Title: Six of Crows
Author: Leigh Bardugo
Audience: Young Adult
Ketterdam: a bustling hub of international trade where anything can be had for the right price—and no one knows that better than criminal prodigy Kaz Brekker. Kaz is offered a chance at a deadly heist that could make him rich beyond his wildest dreams. But he can’t pull it off alone. . . .
A convict with a thirst for revenge
A sharpshooter who can’t walk away from a wager
A runaway with a privileged past
A spy known as the Wraith
A Heartrender using her magic to survive the slums
A thief with a gift for unlikely escapes
Kaz’s crew is the only thing that might stand between the world and destruction—if they don’t kill each other first.
Six of Crows had everything that I wanted from a heist story and more. I loved the plot’s complexities, and it constantly left me guessing what was going to happen next. I fell in love with all the characters and want the best for them, but I am terrified about what will happen to them in the sequel.
Within Six of Crows, the characters are the plot’s main focus, and Leigh Bardguo has delivered with some amazing, loveable characters. I loved them all, and they all had a depth to them that I wasn’t expecting. While we learn quite a bit about them, it still feels like there are more stories to tell, which I can’t wait to read in the sequel. They have all been through different types of trauma, and it is great to see that on the page, especially Kaz and his disability, which is own voices as Leigh Bardugo suffers from Osteonecrosis. Their trauma has created some truly morally grey characters, which I love, but you completely understand why their situation has made them morally grey. Their trauma is not presented as something that needs to be fixed; it is just shown as something they all live with.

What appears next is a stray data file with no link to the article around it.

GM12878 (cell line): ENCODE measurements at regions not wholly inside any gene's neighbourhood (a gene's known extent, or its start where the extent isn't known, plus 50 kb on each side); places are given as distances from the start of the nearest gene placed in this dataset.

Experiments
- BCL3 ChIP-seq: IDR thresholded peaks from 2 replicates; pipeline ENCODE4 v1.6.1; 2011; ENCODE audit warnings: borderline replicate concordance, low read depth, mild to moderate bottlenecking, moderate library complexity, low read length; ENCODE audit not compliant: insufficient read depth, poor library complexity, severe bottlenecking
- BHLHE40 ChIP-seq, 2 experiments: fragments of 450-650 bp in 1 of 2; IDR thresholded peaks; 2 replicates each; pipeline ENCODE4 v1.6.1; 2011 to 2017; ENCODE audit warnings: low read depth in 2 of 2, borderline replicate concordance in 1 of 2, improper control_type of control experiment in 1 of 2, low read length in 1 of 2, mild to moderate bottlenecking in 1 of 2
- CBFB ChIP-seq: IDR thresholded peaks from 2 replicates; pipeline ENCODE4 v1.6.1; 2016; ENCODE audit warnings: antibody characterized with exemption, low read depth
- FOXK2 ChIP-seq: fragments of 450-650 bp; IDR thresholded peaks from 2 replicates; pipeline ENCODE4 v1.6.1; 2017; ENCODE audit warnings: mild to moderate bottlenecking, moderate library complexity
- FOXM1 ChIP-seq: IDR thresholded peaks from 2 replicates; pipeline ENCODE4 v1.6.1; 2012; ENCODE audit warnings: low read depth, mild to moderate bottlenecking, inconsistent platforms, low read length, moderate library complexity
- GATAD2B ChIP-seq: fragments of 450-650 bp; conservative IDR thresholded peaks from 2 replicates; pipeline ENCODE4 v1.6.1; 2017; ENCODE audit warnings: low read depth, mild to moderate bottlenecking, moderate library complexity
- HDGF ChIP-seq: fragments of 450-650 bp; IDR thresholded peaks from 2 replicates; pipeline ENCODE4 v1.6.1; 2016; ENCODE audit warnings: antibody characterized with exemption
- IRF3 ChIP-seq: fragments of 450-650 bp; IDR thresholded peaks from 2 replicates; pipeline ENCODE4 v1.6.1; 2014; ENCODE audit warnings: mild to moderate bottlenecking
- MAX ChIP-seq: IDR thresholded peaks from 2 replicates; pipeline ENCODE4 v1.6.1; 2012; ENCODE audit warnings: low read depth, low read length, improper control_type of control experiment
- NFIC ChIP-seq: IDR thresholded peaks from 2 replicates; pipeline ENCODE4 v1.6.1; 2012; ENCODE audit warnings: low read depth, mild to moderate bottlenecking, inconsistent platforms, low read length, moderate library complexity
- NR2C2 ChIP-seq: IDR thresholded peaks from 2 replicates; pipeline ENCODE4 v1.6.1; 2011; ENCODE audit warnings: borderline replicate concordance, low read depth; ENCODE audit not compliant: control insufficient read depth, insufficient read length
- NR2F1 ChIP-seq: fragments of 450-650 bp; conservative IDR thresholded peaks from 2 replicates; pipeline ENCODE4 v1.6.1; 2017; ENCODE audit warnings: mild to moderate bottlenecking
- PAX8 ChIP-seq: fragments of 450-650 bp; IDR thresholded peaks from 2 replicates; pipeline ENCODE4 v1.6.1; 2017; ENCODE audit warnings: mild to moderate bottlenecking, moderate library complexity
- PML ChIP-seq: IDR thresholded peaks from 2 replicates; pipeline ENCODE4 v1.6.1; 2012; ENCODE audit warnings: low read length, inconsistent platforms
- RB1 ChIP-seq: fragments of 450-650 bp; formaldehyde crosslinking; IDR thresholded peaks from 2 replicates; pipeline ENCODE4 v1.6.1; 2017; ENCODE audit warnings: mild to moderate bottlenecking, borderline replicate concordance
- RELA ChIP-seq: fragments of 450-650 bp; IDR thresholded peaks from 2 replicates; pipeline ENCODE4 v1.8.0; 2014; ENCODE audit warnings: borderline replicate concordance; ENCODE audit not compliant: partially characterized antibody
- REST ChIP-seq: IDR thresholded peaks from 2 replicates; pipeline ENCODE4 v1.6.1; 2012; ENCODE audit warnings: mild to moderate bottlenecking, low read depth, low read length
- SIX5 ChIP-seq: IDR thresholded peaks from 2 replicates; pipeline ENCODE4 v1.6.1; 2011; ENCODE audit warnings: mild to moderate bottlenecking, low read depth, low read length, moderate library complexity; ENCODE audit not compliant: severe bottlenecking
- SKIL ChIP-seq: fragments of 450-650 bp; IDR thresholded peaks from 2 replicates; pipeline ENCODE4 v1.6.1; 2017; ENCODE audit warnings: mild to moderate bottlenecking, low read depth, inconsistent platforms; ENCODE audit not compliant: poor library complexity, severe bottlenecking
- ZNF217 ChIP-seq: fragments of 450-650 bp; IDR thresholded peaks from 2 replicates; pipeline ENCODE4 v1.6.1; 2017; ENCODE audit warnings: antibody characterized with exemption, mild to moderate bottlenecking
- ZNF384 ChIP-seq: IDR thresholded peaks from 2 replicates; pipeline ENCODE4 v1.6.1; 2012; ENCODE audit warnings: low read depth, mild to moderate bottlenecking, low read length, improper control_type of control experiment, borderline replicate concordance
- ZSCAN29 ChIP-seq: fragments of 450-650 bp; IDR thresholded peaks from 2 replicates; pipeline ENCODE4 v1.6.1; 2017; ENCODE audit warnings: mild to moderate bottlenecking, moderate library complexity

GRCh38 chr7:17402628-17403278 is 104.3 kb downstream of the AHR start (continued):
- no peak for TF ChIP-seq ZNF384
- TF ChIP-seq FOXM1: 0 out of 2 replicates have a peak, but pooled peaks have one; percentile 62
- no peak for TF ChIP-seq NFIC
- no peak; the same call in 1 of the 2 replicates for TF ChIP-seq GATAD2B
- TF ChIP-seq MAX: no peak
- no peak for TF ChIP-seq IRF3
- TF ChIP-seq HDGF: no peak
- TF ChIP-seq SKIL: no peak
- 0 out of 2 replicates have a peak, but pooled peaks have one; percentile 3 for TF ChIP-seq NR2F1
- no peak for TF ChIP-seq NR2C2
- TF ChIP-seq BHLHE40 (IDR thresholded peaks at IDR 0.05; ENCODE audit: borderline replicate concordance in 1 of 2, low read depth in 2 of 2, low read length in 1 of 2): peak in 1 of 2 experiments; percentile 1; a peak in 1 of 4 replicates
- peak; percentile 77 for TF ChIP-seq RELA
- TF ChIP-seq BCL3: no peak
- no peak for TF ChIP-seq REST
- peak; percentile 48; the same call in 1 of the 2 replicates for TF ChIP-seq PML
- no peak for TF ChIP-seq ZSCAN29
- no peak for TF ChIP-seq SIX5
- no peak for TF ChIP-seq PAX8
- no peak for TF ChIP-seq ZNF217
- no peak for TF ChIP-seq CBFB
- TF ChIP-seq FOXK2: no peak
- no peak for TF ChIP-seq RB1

In Six of Crows, there are glimmers of romantic relationships that could develop, but they are not the story’s focus. This is something that I liked to see because while I like romance in the books that I read, I don’t want it always to overpower it. That being said, Jesper and Wylan have the cutest relationship, and I loved all of their flirting, I really hope they get together in book two. Six of Crows focuses much more on the bonds that they all have with each other and the friendship and devotion they have to each other. I can’t wait to see how this will develop in Crooked Kingdom, especially after Six of Crows’ ending.
One of my main complaints with the Shadow and Bone trilogy was the lack of worldbuilding, but I don’t have any complaints with it in Six of Crows. It felt like the city of Ketterdam was fully developed, and I could truly imagine what it was like. I also loved learning about the Ice Court as the characters did, which added to the atmosphere and the fear of the unknown. One thing I did also appreciate was the inclusion of not one but two maps. I love a map at the start of fantasy books, as I feel that it helps the reader set the scene and get a basic understanding of the world.
The only small issue that I had with Six of Crows was that the pacing felt slightly off to me at some points. It felt as if we spent lots of the book still in Ketterdam setting up the heist, but we didn’t actually get as much of the heist as I wanted. I think that I would have sacrificed some of the beginning to get a much longer end to the story.
I can’t wait to pick up the sequel to Six of Crows, Crooked Kingdom. I still have many questions about how the story will develop and what will happen to the characters. I also can’t wait to see how this will play out on screen in the upcoming Netflix adaptation.
Buy Six of Crows by Leigh Bardugo: Bookshop.org